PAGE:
Review: “The Blood House,” Amy Cross

Pros: Engrossing, tense
Cons: Well-used concept
Rating: 4 out of 5

The Blood House, by Amy Cross, is ultimately about a house that eats people (well, sort of). It’s a well-worn horror trope, but I enjoyed watching it play out. It includes a long-dead madman inventor, a more-than-stubborn teenager Jenna, a perpetually broke husband Owen, and a wife Helen who tries to keep the peace. Owen is running from his creditors, and decides that an inexpensive rental out in the middle of nowhere would be just the ticket. Jenna is more than a little outraged that he sprang this on her and her mother and that they got no say in it.


The Blood House is novella-length, which worked for me. If you’re going to wrap your entire piece around a trope, then you might as well move quickly through the familiar parts and concentrate on the window-dressing: your characters. I thought the family was presented well–it was easy to dislike shiftless Owen, but also easy to understand his unfailing optimism that things would get better. I could feel poor Helen trapped between her husband and her daughter, and Jenna is beyond angry–she’d like her mother to leave her father. For a small family in a short novel, they had more depth than I expected.

It takes little time before the house begins to creep out its new tenants. They already know there was a mysterious murder there 75 years ago (bodies never found, but the blood had gone everywhere). No one had rented it in that time, and the creepy person renting out the house (Mr. Daniels) said that its owner (the inventor) had laid out very specific instructions for when and how the building was to be rented out. Because of that, the family is getting a really good deal on the rental. In a normal longer version of this story we’d see the tenants very, very slowly warm up to the fact that the house is a killer. Instead, since this is a novella, we can jump almost straight into the understanding and application of the meat of the story. At least it means the reader doesn’t sit there for an hour going, “why do these idiots not realize something is wrong?”!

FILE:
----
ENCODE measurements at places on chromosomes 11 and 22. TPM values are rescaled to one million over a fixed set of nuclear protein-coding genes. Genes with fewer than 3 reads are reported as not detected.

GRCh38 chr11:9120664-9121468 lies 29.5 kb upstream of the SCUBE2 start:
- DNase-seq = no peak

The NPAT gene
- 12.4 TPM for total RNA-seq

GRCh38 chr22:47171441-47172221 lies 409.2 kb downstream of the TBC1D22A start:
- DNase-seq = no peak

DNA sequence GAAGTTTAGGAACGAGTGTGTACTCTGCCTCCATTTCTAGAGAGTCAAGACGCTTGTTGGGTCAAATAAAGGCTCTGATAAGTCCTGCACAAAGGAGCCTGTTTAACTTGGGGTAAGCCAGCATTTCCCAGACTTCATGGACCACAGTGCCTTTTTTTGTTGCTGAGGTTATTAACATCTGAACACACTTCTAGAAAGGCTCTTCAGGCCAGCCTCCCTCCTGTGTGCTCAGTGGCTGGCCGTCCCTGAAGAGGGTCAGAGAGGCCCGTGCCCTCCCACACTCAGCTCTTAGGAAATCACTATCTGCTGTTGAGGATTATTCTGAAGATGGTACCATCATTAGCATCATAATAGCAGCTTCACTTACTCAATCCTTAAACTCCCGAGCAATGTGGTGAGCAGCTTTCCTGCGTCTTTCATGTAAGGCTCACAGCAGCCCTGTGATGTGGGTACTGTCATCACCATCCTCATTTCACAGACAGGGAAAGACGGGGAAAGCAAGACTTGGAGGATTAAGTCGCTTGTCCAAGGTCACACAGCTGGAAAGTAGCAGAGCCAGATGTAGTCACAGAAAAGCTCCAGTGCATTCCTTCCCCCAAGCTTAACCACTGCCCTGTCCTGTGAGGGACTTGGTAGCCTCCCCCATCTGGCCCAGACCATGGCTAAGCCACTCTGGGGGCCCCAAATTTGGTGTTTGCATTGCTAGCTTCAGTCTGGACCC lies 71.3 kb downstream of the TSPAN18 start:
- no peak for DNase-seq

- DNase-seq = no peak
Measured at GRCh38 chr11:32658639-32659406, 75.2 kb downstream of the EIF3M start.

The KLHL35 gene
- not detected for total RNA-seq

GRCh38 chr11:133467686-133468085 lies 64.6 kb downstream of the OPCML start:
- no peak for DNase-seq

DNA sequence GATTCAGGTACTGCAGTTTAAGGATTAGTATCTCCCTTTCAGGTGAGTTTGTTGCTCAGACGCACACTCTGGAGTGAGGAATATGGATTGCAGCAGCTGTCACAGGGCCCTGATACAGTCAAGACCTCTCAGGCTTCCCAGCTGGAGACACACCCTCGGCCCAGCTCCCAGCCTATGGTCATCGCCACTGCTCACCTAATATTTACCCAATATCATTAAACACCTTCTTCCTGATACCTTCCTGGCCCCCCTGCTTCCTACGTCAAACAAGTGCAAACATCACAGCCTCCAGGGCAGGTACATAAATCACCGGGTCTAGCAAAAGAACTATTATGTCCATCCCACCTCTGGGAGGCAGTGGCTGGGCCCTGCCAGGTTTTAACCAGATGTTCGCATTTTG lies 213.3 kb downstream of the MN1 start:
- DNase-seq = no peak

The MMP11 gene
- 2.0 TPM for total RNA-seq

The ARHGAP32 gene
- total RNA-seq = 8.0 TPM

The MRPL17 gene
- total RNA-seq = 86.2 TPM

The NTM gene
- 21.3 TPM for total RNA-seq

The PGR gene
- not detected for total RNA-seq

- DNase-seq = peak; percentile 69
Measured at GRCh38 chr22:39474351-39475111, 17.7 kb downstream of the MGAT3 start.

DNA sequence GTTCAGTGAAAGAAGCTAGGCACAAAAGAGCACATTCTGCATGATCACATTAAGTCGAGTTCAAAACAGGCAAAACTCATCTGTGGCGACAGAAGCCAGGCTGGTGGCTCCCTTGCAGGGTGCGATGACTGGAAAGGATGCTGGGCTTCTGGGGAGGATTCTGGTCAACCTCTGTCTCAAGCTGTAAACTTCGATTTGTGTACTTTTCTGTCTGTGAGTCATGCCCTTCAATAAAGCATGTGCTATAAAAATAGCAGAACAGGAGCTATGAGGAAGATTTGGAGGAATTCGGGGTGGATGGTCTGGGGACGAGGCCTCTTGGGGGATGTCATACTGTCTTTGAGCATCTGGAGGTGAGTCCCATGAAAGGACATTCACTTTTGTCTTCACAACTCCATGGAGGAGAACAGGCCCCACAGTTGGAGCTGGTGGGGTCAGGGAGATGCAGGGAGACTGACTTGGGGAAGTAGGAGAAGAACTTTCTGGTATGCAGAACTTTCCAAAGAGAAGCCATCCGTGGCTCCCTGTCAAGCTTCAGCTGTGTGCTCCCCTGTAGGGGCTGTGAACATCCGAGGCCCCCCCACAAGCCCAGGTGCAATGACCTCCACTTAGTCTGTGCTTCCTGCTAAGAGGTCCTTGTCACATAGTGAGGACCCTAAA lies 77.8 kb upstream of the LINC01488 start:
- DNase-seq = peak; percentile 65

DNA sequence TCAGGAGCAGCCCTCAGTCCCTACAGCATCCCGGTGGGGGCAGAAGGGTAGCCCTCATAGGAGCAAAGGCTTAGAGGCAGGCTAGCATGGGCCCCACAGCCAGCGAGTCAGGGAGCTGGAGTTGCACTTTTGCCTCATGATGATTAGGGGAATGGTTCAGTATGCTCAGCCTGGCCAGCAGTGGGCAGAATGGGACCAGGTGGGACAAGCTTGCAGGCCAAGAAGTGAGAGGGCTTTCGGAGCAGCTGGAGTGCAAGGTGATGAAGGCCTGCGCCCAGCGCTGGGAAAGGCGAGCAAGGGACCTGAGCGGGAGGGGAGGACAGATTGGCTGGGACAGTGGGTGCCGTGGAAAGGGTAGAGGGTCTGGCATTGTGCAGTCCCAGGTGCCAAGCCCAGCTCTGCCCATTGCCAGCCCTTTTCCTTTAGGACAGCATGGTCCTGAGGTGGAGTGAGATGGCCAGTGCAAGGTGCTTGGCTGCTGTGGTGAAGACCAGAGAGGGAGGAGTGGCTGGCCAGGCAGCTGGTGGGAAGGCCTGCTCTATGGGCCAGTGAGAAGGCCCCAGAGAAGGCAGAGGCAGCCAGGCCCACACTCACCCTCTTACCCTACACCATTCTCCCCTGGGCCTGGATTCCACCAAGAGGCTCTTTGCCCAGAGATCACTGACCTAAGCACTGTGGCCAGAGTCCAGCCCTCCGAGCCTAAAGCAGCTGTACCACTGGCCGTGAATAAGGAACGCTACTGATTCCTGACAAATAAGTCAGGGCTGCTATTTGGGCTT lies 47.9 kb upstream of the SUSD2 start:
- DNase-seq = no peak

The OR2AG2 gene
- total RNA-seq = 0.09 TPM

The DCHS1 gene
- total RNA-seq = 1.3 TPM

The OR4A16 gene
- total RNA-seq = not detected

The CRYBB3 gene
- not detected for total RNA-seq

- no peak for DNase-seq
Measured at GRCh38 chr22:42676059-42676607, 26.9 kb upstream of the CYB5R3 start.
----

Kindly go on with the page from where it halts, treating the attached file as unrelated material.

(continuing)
There are a few oddnesses in the narrative–for example, a bizarre, long narration of a key turning in a lock.

I won’t detail this, but I will say I liked the end and how it was handled.

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